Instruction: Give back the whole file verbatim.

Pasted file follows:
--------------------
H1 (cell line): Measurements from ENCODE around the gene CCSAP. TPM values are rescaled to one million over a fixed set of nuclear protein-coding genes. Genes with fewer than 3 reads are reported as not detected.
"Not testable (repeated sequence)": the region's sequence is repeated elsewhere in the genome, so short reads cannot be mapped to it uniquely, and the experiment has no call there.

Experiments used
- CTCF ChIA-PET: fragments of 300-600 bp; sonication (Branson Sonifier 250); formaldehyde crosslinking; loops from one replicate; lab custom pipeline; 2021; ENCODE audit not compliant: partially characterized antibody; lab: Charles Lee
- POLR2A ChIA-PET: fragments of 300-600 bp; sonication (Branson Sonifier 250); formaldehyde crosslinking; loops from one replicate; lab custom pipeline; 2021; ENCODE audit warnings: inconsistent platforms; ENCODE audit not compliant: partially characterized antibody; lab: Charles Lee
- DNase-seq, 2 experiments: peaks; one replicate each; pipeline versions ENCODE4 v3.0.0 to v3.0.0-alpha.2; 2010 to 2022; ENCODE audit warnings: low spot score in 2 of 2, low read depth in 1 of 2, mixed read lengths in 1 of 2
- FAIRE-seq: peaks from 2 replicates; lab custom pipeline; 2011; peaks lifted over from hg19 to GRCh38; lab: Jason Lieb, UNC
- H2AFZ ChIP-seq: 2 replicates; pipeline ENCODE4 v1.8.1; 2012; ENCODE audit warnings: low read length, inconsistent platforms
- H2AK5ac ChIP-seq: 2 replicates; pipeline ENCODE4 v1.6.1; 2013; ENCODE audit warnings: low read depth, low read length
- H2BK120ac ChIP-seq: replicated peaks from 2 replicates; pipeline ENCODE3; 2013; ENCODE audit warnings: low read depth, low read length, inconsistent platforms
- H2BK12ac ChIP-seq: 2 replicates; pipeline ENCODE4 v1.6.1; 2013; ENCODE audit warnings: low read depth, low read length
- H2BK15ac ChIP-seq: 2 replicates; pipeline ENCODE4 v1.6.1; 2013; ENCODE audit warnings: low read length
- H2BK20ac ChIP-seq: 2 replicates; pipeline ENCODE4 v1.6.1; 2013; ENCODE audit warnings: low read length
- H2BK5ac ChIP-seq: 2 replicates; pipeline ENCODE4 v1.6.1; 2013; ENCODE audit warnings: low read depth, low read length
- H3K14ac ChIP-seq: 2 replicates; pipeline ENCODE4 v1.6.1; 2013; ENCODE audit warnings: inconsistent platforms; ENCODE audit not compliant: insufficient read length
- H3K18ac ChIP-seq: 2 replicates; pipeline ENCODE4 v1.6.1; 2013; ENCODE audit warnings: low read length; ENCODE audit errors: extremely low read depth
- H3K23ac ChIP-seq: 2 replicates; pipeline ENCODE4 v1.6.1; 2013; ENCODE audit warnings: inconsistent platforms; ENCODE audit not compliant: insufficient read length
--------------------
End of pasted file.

H1 (cell line): Measurements from ENCODE around the gene CCSAP. TPM values are rescaled to one million over a fixed set of nuclear protein-coding genes. Genes with fewer than 3 reads are reported as not detected.
"Not testable (repeated sequence)": the region's sequence is repeated elsewhere in the genome, so short reads cannot be mapped to it uniquely, and the experiment has no call there.

Experiments used
- CTCF ChIA-PET: fragments of 300-600 bp; sonication (Branson Sonifier 250); formaldehyde crosslinking; loops from one replicate; lab custom pipeline; 2021; ENCODE audit not compliant: partially characterized antibody; lab: Charles Lee
- POLR2A ChIA-PET: fragments of 300-600 bp; sonication (Branson Sonifier 250); formaldehyde crosslinking; loops from one replicate; lab custom pipeline; 2021; ENCODE audit warnings: inconsistent platforms; ENCODE audit not compliant: partially characterized antibody; lab: Charles Lee
- DNase-seq, 2 experiments: peaks; one replicate each; pipeline versions ENCODE4 v3.0.0 to v3.0.0-alpha.2; 2010 to 2022; ENCODE audit warnings: low spot score in 2 of 2, low read depth in 1 of 2, mixed read lengths in 1 of 2
- FAIRE-seq: peaks from 2 replicates; lab custom pipeline; 2011; peaks lifted over from hg19 to GRCh38; lab: Jason Lieb, UNC
- H2AFZ ChIP-seq: 2 replicates; pipeline ENCODE4 v1.8.1; 2012; ENCODE audit warnings: low read length, inconsistent platforms
- H2AK5ac ChIP-seq: 2 replicates; pipeline ENCODE4 v1.6.1; 2013; ENCODE audit warnings: low read depth, low read length
- H2BK120ac ChIP-seq: replicated peaks from 2 replicates; pipeline ENCODE3; 2013; ENCODE audit warnings: low read depth, low read length, inconsistent platforms
- H2BK12ac ChIP-seq: 2 replicates; pipeline ENCODE4 v1.6.1; 2013; ENCODE audit warnings: low read depth, low read length
- H2BK15ac ChIP-seq: 2 replicates; pipeline ENCODE4 v1.6.1; 2013; ENCODE audit warnings: low read length
- H2BK20ac ChIP-seq: 2 replicates; pipeline ENCODE4 v1.6.1; 2013; ENCODE audit warnings: low read length
- H2BK5ac ChIP-seq: 2 replicates; pipeline ENCODE4 v1.6.1; 2013; ENCODE audit warnings: low read depth, low read length
- H3K14ac ChIP-seq: 2 replicates; pipeline ENCODE4 v1.6.1; 2013; ENCODE audit warnings: inconsistent platforms; ENCODE audit not compliant: insufficient read length
- H3K18ac ChIP-seq: 2 replicates; pipeline ENCODE4 v1.6.1; 2013; ENCODE audit warnings: low read length; ENCODE audit errors: extremely low read depth
- H3K23ac ChIP-seq: 2 replicates; pipeline ENCODE4 v1.6.1; 2013; ENCODE audit warnings: inconsistent platforms; ENCODE audit not compliant: insufficient read length